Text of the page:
Unlike most artists who appropriate images and objects, Annette Lemieux is largely concerned with their role as memorabilia, as icons of lost eras and irreplaceable moments. However, far from representing a simple exercise in nostalgia, the work is also about the way meaning inevitably remakes itself in accordance with changing history.
Deliberately blurring the boundaries between sculpture, photography and painting, Lemieux transforms the gallery into a form of minimalist antique shop, where art and personal history colonize each other in the form of a series of word games. Fragments from a nursery rhyme are screened onto a rectangular canvas resembling one of John McCracken's planks, neatly fusing innocent childhood reminiscence with the sophisticated language of Minimalism.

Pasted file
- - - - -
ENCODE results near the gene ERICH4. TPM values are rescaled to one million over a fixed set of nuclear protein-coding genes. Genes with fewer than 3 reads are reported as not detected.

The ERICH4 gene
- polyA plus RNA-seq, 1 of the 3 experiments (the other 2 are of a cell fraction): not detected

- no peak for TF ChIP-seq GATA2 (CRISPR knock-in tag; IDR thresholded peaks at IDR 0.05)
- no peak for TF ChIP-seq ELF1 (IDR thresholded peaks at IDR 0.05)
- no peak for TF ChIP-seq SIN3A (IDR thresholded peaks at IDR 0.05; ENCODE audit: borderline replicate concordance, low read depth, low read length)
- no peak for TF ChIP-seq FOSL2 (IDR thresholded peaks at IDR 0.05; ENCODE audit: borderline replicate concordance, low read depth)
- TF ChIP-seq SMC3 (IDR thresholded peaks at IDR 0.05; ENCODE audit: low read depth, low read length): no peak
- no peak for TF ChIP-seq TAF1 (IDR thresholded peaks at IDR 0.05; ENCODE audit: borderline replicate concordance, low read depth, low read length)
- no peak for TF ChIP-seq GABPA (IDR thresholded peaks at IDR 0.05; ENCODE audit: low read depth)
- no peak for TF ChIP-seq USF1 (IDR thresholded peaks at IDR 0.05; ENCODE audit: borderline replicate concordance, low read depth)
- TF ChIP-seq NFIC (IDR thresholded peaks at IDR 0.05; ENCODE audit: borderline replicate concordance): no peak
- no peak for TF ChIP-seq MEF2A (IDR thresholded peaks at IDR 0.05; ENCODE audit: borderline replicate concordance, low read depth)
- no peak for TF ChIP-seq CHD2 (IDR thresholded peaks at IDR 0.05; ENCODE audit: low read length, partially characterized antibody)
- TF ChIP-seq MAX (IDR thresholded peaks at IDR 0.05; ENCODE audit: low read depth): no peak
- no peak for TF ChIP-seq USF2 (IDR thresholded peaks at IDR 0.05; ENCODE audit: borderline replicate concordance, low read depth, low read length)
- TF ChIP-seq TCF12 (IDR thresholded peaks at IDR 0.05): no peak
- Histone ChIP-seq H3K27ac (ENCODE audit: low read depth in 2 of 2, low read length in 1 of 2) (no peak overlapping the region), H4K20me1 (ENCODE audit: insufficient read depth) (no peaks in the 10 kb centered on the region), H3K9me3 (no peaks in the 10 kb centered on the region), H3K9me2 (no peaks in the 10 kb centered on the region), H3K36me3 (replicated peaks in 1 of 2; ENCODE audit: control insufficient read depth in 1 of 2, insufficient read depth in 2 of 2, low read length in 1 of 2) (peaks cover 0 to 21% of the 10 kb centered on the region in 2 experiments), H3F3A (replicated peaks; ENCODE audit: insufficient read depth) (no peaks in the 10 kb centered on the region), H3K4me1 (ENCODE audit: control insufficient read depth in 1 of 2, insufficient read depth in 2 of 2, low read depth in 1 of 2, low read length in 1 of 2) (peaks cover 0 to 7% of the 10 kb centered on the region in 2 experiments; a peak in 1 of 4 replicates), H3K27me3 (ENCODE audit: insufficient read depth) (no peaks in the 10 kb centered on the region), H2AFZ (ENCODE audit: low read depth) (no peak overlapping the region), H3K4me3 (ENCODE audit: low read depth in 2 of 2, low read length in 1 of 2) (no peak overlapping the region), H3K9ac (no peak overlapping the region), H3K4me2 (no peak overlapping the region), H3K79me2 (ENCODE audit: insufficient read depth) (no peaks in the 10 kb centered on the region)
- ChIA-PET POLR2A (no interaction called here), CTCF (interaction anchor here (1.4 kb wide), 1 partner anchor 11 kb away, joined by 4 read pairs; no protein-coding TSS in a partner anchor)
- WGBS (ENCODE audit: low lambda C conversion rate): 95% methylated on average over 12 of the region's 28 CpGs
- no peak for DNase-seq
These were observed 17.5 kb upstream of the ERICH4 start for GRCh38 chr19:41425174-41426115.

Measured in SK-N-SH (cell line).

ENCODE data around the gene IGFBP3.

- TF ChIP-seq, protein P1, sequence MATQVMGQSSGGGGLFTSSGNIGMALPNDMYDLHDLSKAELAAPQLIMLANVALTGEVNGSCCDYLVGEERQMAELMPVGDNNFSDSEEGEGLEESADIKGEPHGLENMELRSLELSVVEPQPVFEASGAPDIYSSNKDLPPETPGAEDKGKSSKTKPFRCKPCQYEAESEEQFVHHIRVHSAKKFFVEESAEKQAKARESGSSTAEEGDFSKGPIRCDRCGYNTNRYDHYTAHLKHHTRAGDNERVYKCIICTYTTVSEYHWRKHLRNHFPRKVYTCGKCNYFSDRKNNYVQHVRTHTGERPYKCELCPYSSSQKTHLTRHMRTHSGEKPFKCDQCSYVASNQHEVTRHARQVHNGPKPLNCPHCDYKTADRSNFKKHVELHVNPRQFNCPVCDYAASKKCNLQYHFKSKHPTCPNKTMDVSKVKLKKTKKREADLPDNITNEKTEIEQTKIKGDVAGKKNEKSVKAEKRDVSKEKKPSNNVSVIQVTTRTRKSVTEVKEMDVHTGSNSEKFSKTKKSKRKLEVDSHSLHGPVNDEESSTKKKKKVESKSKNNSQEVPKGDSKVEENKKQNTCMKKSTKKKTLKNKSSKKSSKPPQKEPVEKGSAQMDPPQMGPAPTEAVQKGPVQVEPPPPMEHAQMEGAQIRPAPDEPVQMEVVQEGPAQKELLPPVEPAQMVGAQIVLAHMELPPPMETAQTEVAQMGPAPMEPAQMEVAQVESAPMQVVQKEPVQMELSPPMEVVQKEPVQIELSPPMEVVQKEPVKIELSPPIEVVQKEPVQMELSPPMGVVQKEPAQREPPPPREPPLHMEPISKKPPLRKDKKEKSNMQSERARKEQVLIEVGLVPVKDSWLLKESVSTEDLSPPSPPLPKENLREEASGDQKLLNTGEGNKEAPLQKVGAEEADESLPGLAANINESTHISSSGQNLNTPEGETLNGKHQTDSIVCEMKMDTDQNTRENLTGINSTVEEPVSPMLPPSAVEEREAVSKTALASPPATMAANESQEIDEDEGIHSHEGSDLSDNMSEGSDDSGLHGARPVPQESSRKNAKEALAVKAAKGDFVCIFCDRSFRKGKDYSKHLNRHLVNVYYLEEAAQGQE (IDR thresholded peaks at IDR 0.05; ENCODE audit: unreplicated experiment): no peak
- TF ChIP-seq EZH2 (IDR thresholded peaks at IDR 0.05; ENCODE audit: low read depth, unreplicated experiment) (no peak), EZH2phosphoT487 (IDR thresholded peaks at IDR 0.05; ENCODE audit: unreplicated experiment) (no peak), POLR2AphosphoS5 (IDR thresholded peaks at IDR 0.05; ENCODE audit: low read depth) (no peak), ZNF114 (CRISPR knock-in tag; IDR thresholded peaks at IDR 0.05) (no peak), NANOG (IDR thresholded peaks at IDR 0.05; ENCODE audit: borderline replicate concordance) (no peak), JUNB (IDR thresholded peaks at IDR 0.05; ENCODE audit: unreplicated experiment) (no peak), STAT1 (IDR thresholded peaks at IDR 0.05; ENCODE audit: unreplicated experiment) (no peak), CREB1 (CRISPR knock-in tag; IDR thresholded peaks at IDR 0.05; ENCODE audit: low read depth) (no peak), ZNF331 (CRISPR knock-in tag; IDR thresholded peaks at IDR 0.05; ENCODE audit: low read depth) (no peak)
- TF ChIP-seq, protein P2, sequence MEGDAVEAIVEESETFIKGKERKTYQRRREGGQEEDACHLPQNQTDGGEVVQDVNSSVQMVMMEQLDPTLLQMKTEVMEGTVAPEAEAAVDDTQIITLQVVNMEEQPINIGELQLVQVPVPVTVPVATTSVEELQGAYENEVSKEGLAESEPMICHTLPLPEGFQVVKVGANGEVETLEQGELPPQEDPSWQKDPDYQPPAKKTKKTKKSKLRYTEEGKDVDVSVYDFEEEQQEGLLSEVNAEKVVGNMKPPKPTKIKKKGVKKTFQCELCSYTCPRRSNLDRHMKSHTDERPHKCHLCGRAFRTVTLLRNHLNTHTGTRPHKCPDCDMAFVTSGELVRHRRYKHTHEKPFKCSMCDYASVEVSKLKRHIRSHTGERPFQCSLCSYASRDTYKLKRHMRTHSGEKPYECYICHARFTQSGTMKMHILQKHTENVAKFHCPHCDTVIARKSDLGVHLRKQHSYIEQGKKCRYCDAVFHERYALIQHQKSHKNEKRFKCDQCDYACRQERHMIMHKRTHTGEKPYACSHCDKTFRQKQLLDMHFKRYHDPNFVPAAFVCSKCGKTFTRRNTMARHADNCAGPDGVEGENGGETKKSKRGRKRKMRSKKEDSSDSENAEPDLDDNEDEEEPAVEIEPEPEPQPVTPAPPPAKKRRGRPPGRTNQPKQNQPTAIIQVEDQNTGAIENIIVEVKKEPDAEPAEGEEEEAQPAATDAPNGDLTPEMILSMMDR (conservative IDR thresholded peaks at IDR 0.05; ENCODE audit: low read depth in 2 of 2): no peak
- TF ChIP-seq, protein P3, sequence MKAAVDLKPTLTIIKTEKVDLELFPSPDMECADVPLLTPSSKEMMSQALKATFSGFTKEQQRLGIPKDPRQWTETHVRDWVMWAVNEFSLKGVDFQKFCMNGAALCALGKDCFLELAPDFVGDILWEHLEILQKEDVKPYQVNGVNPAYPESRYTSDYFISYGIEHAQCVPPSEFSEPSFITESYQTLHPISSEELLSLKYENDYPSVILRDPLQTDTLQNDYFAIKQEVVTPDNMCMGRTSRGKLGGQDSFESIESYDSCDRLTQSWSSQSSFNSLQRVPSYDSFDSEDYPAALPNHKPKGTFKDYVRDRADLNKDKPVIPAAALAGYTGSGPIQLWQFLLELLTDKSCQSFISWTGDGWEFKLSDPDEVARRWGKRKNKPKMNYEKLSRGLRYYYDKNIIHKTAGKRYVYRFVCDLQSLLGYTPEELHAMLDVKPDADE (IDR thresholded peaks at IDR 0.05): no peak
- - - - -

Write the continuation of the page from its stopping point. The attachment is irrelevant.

"Count Your Blessings" transforms a reassuring homily into a progression of numerals like grade-school blackboard exercises. Inevitably, we also read in a reference to Jasper Johns' number series, reinforcing Lemieux's thesis that nothing (least of all innocence) is sacred, everything is fluid and open to change and an attendant sense of loss.
The strength of Lemieux's complex oeuvre is that it can make this sense of loss simultaneously poignant and rejuvenating. Her challenge is to prevent what amounts to a straightforward concept from becoming figuratively as well as literally shopworn. (Daniel Weinberg Gallery, 619 N. Almont Drive, to Nov. 28.)